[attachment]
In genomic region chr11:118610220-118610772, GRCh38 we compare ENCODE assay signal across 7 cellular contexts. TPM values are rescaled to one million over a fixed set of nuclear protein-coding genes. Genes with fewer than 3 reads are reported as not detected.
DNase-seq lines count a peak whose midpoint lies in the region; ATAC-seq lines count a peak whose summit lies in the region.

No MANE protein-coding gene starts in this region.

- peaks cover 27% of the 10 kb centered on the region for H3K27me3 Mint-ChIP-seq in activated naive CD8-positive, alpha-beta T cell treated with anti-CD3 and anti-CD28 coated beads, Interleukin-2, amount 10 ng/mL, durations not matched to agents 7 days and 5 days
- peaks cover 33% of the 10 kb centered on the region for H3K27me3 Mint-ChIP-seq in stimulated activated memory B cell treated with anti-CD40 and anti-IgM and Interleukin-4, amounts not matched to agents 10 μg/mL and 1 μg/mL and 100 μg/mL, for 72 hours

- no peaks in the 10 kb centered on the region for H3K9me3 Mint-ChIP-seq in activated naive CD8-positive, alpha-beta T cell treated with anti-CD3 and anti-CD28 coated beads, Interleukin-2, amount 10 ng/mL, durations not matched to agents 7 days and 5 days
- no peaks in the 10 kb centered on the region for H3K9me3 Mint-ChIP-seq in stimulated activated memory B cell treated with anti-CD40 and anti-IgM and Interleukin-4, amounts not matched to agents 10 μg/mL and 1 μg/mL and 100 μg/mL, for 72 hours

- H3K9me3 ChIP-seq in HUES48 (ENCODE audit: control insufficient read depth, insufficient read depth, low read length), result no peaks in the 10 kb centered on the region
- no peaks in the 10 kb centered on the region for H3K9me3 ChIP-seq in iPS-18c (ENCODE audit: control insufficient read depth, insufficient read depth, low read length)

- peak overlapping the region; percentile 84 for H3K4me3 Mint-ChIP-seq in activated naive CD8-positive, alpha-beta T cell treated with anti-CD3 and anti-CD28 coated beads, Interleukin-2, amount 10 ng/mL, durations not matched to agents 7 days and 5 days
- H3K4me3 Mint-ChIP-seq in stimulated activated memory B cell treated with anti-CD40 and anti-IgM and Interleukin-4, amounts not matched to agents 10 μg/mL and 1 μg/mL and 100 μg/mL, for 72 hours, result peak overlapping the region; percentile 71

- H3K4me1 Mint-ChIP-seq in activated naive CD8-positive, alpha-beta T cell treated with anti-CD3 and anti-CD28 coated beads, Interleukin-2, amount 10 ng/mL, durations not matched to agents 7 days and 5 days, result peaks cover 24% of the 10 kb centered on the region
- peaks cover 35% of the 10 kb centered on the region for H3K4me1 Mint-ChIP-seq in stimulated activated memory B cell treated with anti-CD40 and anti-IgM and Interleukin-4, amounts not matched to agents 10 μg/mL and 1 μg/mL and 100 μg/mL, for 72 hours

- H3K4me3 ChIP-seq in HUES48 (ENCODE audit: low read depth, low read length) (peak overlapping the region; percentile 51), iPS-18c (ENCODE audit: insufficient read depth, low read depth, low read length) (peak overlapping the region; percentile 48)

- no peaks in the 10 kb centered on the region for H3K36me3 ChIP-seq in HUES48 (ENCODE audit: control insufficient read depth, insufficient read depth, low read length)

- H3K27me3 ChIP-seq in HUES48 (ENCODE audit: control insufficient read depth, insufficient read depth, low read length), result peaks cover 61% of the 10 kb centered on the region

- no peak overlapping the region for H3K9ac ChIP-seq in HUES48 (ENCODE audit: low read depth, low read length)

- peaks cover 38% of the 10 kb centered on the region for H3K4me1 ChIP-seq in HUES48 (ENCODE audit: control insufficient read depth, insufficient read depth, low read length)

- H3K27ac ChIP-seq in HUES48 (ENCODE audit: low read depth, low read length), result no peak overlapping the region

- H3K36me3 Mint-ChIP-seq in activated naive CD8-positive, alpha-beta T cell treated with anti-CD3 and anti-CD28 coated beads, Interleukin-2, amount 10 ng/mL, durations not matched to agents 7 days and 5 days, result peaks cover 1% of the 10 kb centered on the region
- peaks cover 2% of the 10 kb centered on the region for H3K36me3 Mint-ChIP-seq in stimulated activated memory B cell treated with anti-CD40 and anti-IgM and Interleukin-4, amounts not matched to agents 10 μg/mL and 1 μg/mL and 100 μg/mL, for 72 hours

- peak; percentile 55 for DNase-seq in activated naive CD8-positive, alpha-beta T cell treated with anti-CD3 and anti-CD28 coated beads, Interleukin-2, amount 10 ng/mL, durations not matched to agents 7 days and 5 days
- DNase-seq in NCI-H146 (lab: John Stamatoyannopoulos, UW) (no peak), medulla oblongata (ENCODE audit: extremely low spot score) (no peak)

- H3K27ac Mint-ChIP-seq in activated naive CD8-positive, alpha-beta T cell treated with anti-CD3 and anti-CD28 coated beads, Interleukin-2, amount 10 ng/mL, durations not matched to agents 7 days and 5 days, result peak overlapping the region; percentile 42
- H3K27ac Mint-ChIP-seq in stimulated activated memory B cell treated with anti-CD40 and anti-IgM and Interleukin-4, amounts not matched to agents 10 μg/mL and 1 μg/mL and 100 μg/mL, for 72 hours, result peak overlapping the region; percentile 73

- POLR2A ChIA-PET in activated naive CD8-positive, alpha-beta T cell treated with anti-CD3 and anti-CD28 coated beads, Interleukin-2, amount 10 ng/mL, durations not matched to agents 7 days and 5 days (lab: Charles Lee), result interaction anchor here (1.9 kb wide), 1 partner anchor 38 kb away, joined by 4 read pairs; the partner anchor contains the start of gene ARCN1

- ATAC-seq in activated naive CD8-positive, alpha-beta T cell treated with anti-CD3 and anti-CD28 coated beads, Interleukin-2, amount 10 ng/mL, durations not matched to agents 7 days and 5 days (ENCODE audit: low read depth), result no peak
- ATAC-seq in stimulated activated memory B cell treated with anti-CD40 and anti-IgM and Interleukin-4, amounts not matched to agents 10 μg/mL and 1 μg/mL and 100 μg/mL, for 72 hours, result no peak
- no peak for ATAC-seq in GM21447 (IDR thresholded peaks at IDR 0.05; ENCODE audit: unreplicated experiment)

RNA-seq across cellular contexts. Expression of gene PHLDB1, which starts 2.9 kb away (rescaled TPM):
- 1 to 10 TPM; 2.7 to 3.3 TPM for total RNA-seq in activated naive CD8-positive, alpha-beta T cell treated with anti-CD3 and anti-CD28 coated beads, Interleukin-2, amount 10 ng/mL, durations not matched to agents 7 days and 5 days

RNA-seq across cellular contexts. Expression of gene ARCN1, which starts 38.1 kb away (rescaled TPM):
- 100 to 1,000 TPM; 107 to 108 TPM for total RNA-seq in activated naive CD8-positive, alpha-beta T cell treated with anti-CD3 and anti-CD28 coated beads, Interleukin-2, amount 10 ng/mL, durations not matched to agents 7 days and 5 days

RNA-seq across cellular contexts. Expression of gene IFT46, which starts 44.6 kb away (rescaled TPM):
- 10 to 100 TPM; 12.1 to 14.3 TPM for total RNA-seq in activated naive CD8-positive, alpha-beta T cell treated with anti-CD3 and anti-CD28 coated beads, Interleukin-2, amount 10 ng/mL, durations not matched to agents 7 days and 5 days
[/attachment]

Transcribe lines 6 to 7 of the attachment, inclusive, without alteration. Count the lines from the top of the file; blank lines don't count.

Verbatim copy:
- no peaks in the 10 kb centered on the region for H3K9me3 Mint-ChIP-seq in activated naive CD8-positive, alpha-beta T cell treated with anti-CD3 and anti-CD28 coated beads, Interleukin-2, amount 10 ng/mL, durations not matched to agents 7 days and 5 days
- no peaks in the 10 kb centered on the region for H3K9me3 Mint-ChIP-seq in stimulated activated memory B cell treated with anti-CD40 and anti-IgM and Interleukin-4, amounts not matched to agents 10 μg/mL and 1 μg/mL and 100 μg/mL, for 72 hours